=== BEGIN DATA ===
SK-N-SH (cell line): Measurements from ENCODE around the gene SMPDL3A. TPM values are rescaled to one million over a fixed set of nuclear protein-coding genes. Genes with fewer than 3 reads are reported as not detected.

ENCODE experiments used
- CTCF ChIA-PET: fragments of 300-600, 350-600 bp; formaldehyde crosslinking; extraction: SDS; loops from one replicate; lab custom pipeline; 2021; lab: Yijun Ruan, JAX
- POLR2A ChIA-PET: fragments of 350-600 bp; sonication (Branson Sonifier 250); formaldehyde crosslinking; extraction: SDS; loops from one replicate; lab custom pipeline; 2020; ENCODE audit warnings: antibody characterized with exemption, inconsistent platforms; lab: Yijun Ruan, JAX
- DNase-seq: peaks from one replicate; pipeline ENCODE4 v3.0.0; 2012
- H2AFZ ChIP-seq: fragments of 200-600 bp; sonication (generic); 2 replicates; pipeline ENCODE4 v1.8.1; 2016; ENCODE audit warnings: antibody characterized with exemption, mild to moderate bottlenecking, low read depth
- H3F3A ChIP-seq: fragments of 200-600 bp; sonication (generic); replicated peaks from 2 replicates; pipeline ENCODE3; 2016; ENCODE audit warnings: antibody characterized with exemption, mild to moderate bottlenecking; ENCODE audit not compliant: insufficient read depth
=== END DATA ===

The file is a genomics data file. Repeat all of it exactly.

SK-N-SH (cell line): Measurements from ENCODE around the gene SMPDL3A. TPM values are rescaled to one million over a fixed set of nuclear protein-coding genes. Genes with fewer than 3 reads are reported as not detected.

ENCODE experiments used
- CTCF ChIA-PET: fragments of 300-600, 350-600 bp; formaldehyde crosslinking; extraction: SDS; loops from one replicate; lab custom pipeline; 2021; lab: Yijun Ruan, JAX
- POLR2A ChIA-PET: fragments of 350-600 bp; sonication (Branson Sonifier 250); formaldehyde crosslinking; extraction: SDS; loops from one replicate; lab custom pipeline; 2020; ENCODE audit warnings: antibody characterized with exemption, inconsistent platforms; lab: Yijun Ruan, JAX
- DNase-seq: peaks from one replicate; pipeline ENCODE4 v3.0.0; 2012
- H2AFZ ChIP-seq: fragments of 200-600 bp; sonication (generic); 2 replicates; pipeline ENCODE4 v1.8.1; 2016; ENCODE audit warnings: antibody characterized with exemption, mild to moderate bottlenecking, low read depth
- H3F3A ChIP-seq: fragments of 200-600 bp; sonication (generic); replicated peaks from 2 replicates; pipeline ENCODE3; 2016; ENCODE audit warnings: antibody characterized with exemption, mild to moderate bottlenecking; ENCODE audit not compliant: insufficient read depth